Selected quotes from baseball writers who will be eligible to
vote for the Hall of Fame by 2007 -- and who responded to The
Associated Press survey this week on whether they would vote for
Barry Bonds and Mark McGwire:
Henry Schulman, San Francisco Chronicle
"McGwire, I'm definitely going to vote for on the first ballot.
The Hall of Fame is not a museum for saints. It's filled with
racists, philanderers, players who used cork bats and spitters and
everything at their disposal to their advantage. It's hard for me
to single McGwire out. Unless he commits a crime, he's on my
"My inclination is that I will vote for him on the first
ballot. I think he was a Hall of Famer before he had those monster
home run seasons. He was a 500-500 guy before he had those
Ron Bergman, longtime baseball writer in the San Francisco Bay area
for several newspapers
"I will not vote for McGwire or Bonds in the first year of
their eligibility in order to make a statement of sorts. After
that, it depends on what becomes of the allegations against them."
Bill Dwyre, the Los Angeles Times
"I won't vote for Bonds as things stand now because the
preponderance of the evidence indicates that he enhanced his
performance. I'm open at the end of the BALCO case to change my
mind and reverse my stance. McGwire, I'm totally at a loss. I'm
uncertain right now. I just don't have enough information."
Doug Spoon, San Gabriel Valley Tribune
"No, I would not vote for either McGwire or Bonds. I have too
many doubts, not only about their physical abilities, but also
about their honesty and integrity as human beings. I could not in
good conscience vote for players who will always leave me wondering
what they might have done based on their natural abilities alone.
Worse yet, their conduct during the investigation has further
removed them from Hall of Fame status in my mind."
Doug Krikorian, (Long Beach) Press-Telegram
"I would very strongly vote yes on both of them. I don't care
what they used. I'd vote for them in a second. I'm not that
Bill Plaschke, Los Angeles Times
"I will not vote for Mark McGwire. It's obvious from his own
statements he used some form of performance enhancing drugs and
it's obvious from his statistics he did not become a Hall of Fame
type player until he did so. I will vote for Barry Bonds. He was a
great player before the steroids era. Most of the things that make
him a Hall of Fame player, steroids can't help."
John Perrotto, Beaver County (Pa.) Times
"To me, skinny Barry was as good as big Barry -- he was good
even before the questions arose about steroids. I covered skinny
Barry for a long time and he was a heck of a player even before he
Bob Hertzel, The (Morgantown, W.Va.) Dominion Post
"I would vote for both of them since neither broke any baseball
rules, as near as I can tell."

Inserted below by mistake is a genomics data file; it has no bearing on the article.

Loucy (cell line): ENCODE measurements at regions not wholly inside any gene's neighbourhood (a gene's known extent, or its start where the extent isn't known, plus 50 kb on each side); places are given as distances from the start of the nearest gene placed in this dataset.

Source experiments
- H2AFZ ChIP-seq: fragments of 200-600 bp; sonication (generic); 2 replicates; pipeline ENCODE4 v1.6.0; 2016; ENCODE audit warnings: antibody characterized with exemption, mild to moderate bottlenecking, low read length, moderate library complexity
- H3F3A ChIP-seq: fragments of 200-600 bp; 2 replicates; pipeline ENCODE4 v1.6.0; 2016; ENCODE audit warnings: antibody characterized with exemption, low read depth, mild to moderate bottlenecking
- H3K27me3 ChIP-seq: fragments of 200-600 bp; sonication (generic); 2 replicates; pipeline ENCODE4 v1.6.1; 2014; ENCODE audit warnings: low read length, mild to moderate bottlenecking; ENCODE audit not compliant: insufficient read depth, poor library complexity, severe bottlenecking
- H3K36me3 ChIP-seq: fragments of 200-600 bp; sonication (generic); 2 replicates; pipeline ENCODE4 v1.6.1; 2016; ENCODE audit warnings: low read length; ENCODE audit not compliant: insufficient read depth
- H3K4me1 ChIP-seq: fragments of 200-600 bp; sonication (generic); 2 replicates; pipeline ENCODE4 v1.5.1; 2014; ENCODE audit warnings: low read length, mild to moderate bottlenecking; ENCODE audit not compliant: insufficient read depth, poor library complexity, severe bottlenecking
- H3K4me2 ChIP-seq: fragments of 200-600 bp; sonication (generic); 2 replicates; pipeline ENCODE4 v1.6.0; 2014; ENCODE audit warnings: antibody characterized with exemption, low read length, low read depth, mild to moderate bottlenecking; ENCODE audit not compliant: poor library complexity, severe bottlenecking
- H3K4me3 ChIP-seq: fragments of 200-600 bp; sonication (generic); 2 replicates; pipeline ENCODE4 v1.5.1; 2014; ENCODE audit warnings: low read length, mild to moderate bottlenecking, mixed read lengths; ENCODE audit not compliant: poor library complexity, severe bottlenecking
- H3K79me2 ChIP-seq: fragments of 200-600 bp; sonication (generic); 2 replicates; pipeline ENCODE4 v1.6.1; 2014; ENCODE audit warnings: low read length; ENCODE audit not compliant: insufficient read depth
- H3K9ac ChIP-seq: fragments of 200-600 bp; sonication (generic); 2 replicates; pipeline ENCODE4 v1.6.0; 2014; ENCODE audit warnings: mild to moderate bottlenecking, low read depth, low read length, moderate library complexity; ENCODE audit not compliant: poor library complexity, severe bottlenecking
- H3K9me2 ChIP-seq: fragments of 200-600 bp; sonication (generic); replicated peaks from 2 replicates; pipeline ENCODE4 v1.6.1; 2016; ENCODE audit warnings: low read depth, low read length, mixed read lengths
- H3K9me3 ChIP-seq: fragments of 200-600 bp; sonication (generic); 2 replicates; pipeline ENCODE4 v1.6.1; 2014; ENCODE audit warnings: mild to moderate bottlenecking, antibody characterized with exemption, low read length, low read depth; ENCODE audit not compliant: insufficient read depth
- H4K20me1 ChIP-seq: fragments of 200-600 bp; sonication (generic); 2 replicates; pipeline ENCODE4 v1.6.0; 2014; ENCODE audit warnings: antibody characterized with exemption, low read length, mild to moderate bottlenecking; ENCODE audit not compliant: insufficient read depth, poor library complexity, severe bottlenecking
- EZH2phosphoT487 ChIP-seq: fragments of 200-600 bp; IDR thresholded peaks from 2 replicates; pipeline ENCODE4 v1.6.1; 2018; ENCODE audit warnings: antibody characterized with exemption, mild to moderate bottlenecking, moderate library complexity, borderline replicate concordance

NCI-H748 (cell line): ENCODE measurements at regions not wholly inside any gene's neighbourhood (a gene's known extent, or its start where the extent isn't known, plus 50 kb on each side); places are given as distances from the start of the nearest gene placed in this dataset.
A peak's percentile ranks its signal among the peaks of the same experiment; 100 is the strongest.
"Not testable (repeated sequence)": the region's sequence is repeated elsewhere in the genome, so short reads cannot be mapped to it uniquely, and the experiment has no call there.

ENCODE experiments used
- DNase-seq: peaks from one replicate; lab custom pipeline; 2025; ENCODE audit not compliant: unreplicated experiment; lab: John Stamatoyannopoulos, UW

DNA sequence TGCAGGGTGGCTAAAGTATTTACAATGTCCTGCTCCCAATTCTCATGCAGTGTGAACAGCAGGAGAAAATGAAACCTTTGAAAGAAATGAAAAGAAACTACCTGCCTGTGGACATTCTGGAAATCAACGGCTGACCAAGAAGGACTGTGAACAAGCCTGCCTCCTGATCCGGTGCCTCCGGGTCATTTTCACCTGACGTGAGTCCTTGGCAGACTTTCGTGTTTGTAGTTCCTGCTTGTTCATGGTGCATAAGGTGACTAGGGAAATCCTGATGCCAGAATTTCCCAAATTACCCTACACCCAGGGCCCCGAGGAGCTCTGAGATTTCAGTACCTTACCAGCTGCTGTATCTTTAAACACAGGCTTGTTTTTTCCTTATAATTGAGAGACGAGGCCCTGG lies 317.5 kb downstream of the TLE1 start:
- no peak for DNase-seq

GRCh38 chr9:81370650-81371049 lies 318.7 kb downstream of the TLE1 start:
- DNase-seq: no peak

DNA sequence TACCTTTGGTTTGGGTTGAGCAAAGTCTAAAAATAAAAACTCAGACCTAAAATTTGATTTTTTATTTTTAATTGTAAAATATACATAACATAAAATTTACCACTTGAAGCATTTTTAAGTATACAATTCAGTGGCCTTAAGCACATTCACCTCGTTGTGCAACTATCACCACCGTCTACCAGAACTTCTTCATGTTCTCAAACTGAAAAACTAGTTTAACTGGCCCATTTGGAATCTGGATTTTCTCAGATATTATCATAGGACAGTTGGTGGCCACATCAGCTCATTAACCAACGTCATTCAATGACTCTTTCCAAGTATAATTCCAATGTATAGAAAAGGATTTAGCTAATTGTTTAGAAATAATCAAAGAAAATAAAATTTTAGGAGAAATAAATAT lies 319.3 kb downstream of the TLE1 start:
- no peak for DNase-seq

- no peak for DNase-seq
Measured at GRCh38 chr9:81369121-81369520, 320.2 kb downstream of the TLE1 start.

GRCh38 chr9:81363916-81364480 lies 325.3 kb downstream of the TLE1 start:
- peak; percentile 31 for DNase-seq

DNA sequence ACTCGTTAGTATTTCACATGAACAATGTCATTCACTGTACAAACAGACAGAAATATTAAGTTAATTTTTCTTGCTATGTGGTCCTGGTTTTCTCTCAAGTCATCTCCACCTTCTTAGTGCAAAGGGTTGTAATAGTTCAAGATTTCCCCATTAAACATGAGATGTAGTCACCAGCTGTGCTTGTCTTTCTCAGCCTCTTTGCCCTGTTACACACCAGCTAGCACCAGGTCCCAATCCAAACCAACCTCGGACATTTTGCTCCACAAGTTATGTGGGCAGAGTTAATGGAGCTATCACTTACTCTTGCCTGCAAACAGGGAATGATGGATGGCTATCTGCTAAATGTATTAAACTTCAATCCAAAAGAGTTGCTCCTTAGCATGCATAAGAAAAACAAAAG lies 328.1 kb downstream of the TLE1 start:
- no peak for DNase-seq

Joe Ostermeier, Belleville (Ill.) News-Democrat
"It wasn't illegal when he (McGwire) allegedly did steroids.
Whether he was honest or forthcoming in his comments before
Congress, that's his own deal. But I don't think that negates his
standing as a Hall of Fame ballplayer."
Rob Parker, The Detroit News
"I'm not bothered by the steroids issue and because there were
no rules on the books before December 2003, it's impossible to go
back in time and penalize people. Would I rather people not use
steroids? Sure. People talk about integrity in baseball, but there
is no integrity. This is the same sport that kept blacks out until 1947. If you want to talk about asterisks, let's go back and
do that prior to 1947. It's the most ridiculous witch hunt I've
ever heard of. If we got past the omission of blacks in baseball,
we can get past this."
Dan Le Batard, The Miami Herald
"First-ballot Hall of Famers, both of them. It wasn't against
the rules of their workplace. There are 20 guys in the 500-home run
club. Everyone was playing with the same rules, and nobody else hit
500 home runs. Barry Bonds is the greatest player of our lifetime,
with or without steroids. He won three MVPs as a stick figure.
I don't think they were cheating. Something has to be against the
rules for you to be cheating. Despite their size, these guys
climbed through a loophole."
Joe Posnanski, The Kansas City Star
"We're too close to this thing to get a good feel of it. I was
marching in that parade in 1998, when Mark McGwire hit 70 homers
and was the great American hero. Back then nobody wanted to hear
about andro or steroids or any of that. Forget Hall of Fame, he
could have been a senator. Now, we're in the middle of this
steroids mess, there are new rumors all the time, and McGwire is
getting beaten up everywhere you turn. I think we need some
Jeff Horrigan, Boston Herald
"I begrudge the era that tolerated this more than I begrudge
the man You can't wipe out the '90s."